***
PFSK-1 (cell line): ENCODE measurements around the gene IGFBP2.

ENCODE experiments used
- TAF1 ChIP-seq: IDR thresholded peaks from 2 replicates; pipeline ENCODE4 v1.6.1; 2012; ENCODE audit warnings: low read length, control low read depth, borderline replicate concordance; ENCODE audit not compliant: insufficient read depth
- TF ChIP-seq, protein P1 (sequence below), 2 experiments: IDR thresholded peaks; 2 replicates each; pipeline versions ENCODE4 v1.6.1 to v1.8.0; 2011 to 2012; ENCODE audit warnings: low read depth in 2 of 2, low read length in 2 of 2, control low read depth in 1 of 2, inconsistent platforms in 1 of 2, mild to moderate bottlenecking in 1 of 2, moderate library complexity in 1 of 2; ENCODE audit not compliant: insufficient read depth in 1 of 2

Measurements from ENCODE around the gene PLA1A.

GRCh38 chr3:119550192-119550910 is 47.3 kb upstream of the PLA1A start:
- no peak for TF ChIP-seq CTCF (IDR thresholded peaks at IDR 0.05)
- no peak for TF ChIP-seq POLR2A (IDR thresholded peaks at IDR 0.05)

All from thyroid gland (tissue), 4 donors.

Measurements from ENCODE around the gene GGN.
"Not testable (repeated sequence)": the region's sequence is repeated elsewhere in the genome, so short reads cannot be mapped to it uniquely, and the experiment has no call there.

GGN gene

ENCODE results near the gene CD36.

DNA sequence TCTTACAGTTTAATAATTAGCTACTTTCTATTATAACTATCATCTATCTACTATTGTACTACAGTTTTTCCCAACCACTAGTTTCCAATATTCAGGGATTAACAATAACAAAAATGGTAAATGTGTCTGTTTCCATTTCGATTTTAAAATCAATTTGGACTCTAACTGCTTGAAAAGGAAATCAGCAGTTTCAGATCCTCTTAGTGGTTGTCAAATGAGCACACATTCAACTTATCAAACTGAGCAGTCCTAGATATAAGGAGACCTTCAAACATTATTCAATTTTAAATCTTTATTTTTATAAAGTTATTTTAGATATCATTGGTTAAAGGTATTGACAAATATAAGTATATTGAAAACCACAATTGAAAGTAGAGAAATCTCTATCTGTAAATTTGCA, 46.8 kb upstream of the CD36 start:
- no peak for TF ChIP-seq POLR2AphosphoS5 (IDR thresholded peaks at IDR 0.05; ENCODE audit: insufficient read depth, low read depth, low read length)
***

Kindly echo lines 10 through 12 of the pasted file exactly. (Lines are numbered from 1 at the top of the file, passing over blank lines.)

Measurements from ENCODE around the gene GGN.
"Not testable (repeated sequence)": the region's sequence is repeated elsewhere in the genome, so short reads cannot be mapped to it uniquely, and the experiment has no call there.

GGN gene